“Satire and irony are willing allies of the quest to entertain while at the same time lead to self-reflection. We find in the foibles of others an image of our own lives. Our experiences provide meaning to our existence. Art is as much for the mainstream as it is for the margins. The Constitution protects the ability of every individual citizen to believe as much as to communicate, to conceptualize as much as to share…Those who disagree have a simple expedient: of not watching a film, not turning the pages of the book or not hearing what is not music to their ears.”[xviii].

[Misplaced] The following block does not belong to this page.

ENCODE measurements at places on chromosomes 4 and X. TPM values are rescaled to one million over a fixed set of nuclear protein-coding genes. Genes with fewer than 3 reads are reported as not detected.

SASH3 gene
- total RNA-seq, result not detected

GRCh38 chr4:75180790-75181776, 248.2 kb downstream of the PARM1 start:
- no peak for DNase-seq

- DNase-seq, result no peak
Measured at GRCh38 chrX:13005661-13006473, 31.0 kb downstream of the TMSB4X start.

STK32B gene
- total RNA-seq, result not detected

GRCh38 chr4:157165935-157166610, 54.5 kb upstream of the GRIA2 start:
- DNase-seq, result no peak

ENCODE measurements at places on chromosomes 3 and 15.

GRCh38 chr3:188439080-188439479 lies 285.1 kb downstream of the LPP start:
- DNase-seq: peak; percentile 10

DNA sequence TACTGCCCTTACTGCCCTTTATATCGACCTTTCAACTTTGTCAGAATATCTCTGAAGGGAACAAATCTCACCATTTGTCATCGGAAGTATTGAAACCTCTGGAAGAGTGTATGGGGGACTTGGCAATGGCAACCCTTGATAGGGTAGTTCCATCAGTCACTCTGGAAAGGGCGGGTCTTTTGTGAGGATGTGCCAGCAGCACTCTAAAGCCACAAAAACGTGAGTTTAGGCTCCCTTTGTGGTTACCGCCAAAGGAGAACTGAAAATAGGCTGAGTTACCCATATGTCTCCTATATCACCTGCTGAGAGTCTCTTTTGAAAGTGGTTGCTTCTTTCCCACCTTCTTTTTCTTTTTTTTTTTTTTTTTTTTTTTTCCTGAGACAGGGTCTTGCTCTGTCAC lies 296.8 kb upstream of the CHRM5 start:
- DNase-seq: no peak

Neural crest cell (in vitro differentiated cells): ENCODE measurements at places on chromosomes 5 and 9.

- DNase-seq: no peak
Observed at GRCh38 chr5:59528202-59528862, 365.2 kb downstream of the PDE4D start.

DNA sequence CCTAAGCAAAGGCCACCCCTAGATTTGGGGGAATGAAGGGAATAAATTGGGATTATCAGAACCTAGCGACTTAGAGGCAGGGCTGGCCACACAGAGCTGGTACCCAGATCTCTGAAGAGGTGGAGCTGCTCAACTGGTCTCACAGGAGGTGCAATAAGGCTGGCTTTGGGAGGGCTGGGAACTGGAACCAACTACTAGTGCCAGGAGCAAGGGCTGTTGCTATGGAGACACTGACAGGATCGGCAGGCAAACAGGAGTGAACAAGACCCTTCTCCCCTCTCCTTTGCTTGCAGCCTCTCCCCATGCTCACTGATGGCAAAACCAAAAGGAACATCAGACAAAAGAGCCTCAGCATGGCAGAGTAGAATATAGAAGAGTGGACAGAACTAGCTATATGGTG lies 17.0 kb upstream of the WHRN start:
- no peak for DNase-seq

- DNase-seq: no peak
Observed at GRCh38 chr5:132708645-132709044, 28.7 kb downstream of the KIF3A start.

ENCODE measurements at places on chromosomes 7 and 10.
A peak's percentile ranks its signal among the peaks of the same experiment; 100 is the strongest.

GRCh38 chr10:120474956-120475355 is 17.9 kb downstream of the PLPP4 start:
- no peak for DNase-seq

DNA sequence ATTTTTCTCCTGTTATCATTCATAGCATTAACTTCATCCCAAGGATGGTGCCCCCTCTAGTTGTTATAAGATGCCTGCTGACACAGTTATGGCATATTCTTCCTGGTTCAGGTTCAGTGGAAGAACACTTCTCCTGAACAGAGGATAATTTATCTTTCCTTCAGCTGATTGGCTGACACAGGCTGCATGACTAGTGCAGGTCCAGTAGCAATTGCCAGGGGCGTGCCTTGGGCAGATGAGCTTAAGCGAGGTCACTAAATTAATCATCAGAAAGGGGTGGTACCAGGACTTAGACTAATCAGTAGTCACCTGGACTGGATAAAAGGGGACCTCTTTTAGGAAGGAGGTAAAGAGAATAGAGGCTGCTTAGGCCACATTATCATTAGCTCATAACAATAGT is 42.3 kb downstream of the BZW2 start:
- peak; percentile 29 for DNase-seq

[i] Section 499, Indian Penal Code
[ii] 3754/2020 in CS(OS) 120/2020
[iii] Page 2, Paragraph 3, I.A. 3754/2020 in CS(OS) 120/2020
[iv] Page 3, Paragraph 4, ibid
[v] Page 3, Paragraph 5, ibid
[vi] 1977 Cri L J 21
[vii] (The English Reports, Volume CLXXV, Nisi Prius VI)
[viii] Page 8, Paragraph 14, I.A. 3754/2020 in CS(OS) 120/2020
[ix] 1984 Cri L J 1790
[x] 2008 (1) Raj 809
[xi] Page 10, Paragraph 16, I.A. 3754/2020 in CS(OS) 120/2020
[xii] Page 11, Paragraph 18, ibid
[xiii] Pages 11-12, Paragraphs 22-24, ibid
[xiv] Page 12, Paragraph 22, ibid
[xv] Page 13, Paragraphs 24 and 26, ibid
[xvi] Pages 14 and 15, Paragraphs 28-32, ibid
[xvii] Indibility Creative Private Limited and Ors. Vs. Government of West Bengal and Ors, AIR 2019 SC 1918
[xviii] Pages 17 and 18, Paragraph 16, ibid